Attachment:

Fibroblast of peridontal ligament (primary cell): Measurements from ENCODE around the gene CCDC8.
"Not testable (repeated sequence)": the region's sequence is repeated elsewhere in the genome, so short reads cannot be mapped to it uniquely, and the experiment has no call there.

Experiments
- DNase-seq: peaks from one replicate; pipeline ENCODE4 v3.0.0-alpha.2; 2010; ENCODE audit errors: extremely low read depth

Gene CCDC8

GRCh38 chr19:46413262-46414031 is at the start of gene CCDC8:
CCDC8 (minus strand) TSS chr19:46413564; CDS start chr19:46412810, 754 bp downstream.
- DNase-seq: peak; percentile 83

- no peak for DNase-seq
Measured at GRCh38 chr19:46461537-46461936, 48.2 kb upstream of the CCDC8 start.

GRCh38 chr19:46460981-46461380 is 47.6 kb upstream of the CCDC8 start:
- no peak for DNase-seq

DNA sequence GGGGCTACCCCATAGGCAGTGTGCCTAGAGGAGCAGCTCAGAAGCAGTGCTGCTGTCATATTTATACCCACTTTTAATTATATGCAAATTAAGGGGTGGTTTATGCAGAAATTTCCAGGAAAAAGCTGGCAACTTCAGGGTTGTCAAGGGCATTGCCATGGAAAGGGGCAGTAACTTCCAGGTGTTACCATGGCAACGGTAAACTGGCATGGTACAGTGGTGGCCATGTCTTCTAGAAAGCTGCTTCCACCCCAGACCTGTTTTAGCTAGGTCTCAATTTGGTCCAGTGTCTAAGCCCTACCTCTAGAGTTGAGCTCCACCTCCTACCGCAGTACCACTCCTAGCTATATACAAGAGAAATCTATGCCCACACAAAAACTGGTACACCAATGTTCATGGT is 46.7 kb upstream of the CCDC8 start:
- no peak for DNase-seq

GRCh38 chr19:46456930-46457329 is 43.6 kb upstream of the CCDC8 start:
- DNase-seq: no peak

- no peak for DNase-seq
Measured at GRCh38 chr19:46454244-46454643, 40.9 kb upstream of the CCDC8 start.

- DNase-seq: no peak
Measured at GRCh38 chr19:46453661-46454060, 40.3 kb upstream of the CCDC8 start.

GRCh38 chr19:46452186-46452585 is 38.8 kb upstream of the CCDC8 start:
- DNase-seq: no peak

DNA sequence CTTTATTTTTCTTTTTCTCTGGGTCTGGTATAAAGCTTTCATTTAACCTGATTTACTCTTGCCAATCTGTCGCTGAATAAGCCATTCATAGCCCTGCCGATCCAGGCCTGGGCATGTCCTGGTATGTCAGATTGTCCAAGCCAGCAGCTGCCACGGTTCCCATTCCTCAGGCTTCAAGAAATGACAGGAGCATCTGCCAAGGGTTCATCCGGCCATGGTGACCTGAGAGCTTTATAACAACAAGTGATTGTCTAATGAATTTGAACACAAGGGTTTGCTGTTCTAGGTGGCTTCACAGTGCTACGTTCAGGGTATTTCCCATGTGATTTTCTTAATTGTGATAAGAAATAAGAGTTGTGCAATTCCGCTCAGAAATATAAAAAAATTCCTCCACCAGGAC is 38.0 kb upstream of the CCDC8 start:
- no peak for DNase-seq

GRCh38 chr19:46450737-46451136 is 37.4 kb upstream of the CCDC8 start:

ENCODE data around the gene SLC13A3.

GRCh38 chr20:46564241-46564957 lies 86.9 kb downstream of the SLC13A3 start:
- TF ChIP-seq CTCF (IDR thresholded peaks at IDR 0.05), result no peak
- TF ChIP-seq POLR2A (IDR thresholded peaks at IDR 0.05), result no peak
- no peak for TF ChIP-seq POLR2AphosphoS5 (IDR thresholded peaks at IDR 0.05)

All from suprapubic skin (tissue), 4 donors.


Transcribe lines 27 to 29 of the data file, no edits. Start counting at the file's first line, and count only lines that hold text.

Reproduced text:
GRCh38 chr20:46564241-46564957 lies 86.9 kb downstream of the SLC13A3 start:
- TF ChIP-seq CTCF (IDR thresholded peaks at IDR 0.05), result no peak
- TF ChIP-seq POLR2A (IDR thresholded peaks at IDR 0.05), result no peak